I looked back at the new woman. She was frozen too, smiling like the sun. I had the most awesome realization. This was the Muse!!! Right in front of me. I could hear this indecipherable, yet oddly familiar hum emanating from her. Think it clicked in my head, I had heard this same effect, sometimes deep in the writing zone, when the words were just gushing out beyond my control.élix-Nicolas_Frillié_-_Kiss_of_the_Muse,_c._1863.jpgélix-Nicolas_Frillié_-_Kiss_of_the_Muse,_c._1863.jpg

This was the source of that hum and she was standing right before me. I had the strange thought to try to capture her, bottle her up somehow and hide her back in my house. There was a loud boom of thunder in the store and a web of lightening broke out across the ceiling. With another boom, a giant appeared behind her in the next aisle.

The first thought that came to mind was Gandalf, because of his long white hair and robes, but the man was black, like deep of night black, so black that it was hard to even make out any features on his face, and he was a giant. I’m guessing probably twelve or thirteen feet tall, at least; his head almost touched the ceiling.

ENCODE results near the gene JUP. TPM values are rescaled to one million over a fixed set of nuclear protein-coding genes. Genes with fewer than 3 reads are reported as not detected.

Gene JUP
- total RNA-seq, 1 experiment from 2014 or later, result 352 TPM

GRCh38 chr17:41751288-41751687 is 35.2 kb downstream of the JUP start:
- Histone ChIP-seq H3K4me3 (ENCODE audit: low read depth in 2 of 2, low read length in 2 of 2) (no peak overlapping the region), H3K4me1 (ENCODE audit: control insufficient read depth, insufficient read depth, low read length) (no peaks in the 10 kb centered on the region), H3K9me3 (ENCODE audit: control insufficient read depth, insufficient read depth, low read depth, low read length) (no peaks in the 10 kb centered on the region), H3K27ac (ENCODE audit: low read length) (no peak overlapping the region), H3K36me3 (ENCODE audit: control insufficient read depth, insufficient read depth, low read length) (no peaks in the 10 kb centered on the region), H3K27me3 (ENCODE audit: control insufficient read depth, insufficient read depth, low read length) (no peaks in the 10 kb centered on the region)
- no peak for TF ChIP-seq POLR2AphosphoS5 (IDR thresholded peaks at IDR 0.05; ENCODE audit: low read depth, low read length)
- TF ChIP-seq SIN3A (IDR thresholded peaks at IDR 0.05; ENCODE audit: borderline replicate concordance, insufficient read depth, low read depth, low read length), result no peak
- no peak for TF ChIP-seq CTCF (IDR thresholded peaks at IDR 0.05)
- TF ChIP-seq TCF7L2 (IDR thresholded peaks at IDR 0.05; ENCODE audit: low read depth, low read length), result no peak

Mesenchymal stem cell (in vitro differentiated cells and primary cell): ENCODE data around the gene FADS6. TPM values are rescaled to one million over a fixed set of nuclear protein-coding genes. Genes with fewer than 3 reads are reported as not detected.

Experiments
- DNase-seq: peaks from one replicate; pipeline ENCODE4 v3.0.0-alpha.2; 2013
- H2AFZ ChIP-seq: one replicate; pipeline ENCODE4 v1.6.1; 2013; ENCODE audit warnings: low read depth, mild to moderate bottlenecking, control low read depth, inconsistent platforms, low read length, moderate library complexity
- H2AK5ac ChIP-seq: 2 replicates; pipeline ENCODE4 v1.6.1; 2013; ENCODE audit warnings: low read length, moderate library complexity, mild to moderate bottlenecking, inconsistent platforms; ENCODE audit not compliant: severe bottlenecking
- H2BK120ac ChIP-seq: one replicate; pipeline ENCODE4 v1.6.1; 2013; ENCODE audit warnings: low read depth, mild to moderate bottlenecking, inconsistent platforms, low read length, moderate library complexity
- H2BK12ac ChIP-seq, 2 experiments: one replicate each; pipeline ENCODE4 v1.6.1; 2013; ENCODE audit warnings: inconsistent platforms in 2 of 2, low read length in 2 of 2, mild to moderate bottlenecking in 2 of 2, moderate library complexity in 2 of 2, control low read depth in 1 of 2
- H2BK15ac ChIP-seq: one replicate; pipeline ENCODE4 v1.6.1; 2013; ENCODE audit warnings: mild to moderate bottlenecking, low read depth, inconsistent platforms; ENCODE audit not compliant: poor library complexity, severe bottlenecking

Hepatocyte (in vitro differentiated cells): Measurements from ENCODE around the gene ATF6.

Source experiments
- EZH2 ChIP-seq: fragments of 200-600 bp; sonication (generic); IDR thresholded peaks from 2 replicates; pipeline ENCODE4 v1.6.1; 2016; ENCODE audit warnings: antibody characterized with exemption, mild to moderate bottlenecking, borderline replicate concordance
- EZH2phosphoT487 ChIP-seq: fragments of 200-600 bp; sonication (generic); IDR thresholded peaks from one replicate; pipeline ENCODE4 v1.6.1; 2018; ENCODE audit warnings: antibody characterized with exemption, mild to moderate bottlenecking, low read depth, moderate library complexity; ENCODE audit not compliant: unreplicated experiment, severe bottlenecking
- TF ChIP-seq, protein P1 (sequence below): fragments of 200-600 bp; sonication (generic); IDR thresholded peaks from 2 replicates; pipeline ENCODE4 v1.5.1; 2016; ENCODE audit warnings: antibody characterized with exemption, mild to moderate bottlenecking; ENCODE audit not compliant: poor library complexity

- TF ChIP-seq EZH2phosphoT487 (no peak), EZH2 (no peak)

He stood there arms crossed for an awful minute. A chrome scepter, capped with a flashing diamond, was clinched in his left hand, and poised to obliterate me with one smack. Thankfully, there were no words passed between us. He just stood there, staring. Then I passed out.

I woke up back in my chair, a small Dollar General store bag with the candles and candy in it on the desk. It was like waking up from a nightmare. I felt so disoriented and insane. Worst of all, I looked up at the screen and all that you have been reading was already up there. As I reread it, memories of the whole experience came flooding back.

I think I might have gone insane. I need to talk to my wife about this, but I don’t know what she’ll say. Has anyone had an experience with this? Please share with me if you have. Thanks for reading. She exists!


Next Chapter

Last Alan Moore Interview?

All right, who pissed off Alan Moore? (Great interview with a Master)

Pádraig Ó Méalóid AKA Slovobooks